And you performed here at SXSW as The Commune too, which was really cool. You guys made it real by coming here.
We did that in prep, too. We did shows at UCB and the Magnet.
What was that like? I mean, your background is in improv, correct?
It is. I was cast as a freshman in college at Georgetown in the Georgetown Players Improv Group. And then a couple years later, I cast Nick Kroll. And a couple years after that when I was gone, he cast John Mulaney. So there's a bit of a continuum of Georgetown Improv.
What a great network.
Yeah. In some ways, my first love was improv. And then I did it for a bunch of years, probably six or seven years. I veered more towards stand-up partly because you could make a living doing it. You can't make a living doing improv. I mean, I remember I was doing improv and I was auditioning for things and I never got anything. I auditioned for stuff for years, never got a thing.
You've probably answered this a lot already, but I just want to ask it so I have it directly from you. Was the improv scripted?
It was scripted. Shot as scripted. And then while we were in those costumes of that moment of the film, we'd shoot about 20 minutes of real improv with real audience suggestions, and with the Steadicam operator shooting it and improvising the camera moves.
You mentioned at the premiere that the way the improv was shot was so integral to the way the film is communicated.
Yeah. It's important that we feel like these are our friends and that we're in the improv group. We're not the audience. We're actually in the improv group. You know, like a fight scene or a dance scene in a movie. I feel like theatre is so often shot terribly. It's shot single, wide and it's never meant to be experienced like that. It never captures what it feels like. And we really wanted to capture that. Joe Anderson is an extraordinary cinematographer who in two weeks I probably won't be able to afford anymore. (laughs)
This film is also a love letter to the art form of improv, including the trials and tribulations. Improv is one of those art forms that people seem to think is easy, but we both know is incredibly difficult. I loved how the film begins with the rules of improv and those rules seem to also mirror the themes of the film.
Yeah. The conflict of the film is subtle. In some ways, I think the conflict might be too subtle for certain audiences. I don't know. I mean, I'm dying to know. The conflict of it is who we are versus who we want to be. I feel like who [The Commune] want to be are people who would do anything for each other. And it's always about the group. And who they are is they're just people who are trying their best and sometimes they make selfish choices. It's a hard conflict. It's a sad conflict. And a true conflict, I think.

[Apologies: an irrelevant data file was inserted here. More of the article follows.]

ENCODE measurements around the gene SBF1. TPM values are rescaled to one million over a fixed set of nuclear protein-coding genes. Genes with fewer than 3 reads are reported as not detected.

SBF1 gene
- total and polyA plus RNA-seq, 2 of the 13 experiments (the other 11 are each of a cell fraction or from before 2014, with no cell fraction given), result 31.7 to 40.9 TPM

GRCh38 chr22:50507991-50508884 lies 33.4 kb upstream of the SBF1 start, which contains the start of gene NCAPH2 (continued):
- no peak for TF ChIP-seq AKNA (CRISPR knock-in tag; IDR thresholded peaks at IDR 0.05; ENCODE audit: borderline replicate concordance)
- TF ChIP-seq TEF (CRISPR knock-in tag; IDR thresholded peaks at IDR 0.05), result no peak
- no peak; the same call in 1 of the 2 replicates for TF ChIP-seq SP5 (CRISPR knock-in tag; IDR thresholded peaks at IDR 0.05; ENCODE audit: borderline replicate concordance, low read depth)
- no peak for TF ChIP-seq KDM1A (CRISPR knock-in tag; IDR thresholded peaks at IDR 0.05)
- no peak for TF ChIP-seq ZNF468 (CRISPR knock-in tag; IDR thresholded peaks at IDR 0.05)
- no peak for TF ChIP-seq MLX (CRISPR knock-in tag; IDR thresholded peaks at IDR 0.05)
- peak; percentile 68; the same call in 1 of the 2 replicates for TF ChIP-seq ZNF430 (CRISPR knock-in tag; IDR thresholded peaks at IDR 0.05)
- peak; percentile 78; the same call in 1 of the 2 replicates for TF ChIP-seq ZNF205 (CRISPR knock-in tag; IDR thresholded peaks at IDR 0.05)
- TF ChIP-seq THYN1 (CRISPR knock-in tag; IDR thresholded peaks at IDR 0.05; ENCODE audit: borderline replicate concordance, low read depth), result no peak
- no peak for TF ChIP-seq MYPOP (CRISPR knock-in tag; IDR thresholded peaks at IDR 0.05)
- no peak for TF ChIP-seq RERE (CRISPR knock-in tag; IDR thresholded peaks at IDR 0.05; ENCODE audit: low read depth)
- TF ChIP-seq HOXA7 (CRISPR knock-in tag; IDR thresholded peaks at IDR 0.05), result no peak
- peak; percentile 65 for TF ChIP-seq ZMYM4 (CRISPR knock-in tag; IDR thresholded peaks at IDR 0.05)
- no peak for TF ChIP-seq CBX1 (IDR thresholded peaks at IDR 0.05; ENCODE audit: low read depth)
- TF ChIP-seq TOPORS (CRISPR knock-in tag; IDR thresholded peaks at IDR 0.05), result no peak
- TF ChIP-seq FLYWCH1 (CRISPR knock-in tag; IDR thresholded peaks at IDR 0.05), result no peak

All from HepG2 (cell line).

Can you take me into your writing process and the group readings? You handpicked a number of interesting people, mostly writers and comedians and other industry folks, to read the script with you at your home. How important were these group readings?
I started having these readings and people like Phil Lord, Nicole Holofcener, Jorma Taccone, Michael H. Weber, Brian Koppelman, Greta Gerwig, all these really brilliant screenwriters just chipped in their two cents. And here we are. I mean, there were drafts and drafts and drafts, 10 or 15 drafts of this thing.
It's so funny, the screenwriting side of it, because I listen to the Scriptnotes podcast religiously. Craig Mazin was at one of the readings. I'm a real believer in screenwriting as an art form. And it's funny because the publicity side of this whole thing, they're like don't tell people you had readings and don't tell people that there's improv in the film because then you won't get nominated for a screenplay Oscar or this or that or any Spirit Award screenplay, whatever. And I'm like, you know what? My process is what my process is. I can't be dishonest about something that I'm actually very proud of. I'm proud of the fact that, ultimately, hopefully, what's on the screen feels like your life as an audience member. And getting a lot of people's input is helpful for that.
I was listening to this interview with Ron Howard where he said, 'I do test screenings of my movie. I do tons of them. And I don't do it to have people tell me what my movie should be. I do it to find out if my vision is connecting. And if it's not, I need to change things. And if it is, I'm on the right track.' And that's how I feel about these readings. The question I always ask is: what do you guys get from this? What do you think about when you hear it? How do you feel if you imagine yourself seeing this movie? And when you leave the theater, what do you tell the person next to you? Or I always ask people, would you recommend this to your best friend? Would you recommend it to your parents? It's a totally different question.